Ownership structure and risk-taking : comparative evidence from private and state-controlled banks in China
Access to external full text or publisher's version may require subscription.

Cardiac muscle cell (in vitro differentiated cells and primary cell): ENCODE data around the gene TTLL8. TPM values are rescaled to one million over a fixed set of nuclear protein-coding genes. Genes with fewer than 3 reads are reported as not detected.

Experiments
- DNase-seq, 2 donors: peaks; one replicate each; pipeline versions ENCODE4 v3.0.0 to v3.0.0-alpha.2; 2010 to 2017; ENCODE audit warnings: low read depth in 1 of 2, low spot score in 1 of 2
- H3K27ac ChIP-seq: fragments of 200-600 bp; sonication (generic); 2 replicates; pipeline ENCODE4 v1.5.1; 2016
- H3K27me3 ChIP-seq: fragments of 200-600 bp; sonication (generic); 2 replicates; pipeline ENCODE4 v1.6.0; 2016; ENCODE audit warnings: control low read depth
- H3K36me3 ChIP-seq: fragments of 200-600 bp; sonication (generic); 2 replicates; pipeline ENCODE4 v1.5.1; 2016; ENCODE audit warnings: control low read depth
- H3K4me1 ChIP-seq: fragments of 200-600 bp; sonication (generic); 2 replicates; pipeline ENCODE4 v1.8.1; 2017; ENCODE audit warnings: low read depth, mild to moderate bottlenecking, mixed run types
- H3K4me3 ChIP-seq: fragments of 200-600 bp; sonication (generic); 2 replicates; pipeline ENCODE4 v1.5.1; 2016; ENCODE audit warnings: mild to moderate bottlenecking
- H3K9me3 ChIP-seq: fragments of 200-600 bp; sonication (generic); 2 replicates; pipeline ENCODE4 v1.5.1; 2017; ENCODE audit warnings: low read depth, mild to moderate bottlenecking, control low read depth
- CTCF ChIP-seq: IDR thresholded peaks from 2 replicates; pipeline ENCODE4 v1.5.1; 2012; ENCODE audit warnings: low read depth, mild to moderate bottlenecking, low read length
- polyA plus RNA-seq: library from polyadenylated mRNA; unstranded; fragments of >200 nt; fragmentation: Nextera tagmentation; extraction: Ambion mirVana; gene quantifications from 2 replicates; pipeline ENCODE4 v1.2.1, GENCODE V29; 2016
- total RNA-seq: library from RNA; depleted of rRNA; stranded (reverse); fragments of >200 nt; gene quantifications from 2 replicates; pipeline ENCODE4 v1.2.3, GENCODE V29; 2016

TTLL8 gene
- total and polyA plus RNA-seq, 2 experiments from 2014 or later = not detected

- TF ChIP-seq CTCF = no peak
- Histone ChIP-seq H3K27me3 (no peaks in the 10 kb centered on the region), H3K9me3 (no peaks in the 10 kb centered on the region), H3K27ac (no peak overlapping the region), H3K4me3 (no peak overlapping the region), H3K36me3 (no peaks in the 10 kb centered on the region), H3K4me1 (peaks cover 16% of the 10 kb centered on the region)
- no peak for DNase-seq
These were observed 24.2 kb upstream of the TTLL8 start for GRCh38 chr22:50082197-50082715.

This study examines the impact of ownership structure on Chinese banks' risk-taking behaviours. We classify the Chinese commercial banks into three categories based on the types of controlling shareholder, and find that banks controlled by the government (GCBs) tend to take more risks than those controlled by state-owned enterprises (SOECBs) or private investors (PCBs). This is attributed to the severe political intervention and weak incentives to follow prudent bank management practices for GCBs. We also find that the results are more pronounced among banks with concentrated ownership presumably because the large controlling power helps to enhance the monitoring of the management and promotes prudent operating procedures. Our findings have important implications for the ongoing reform in the Chinese banking sector.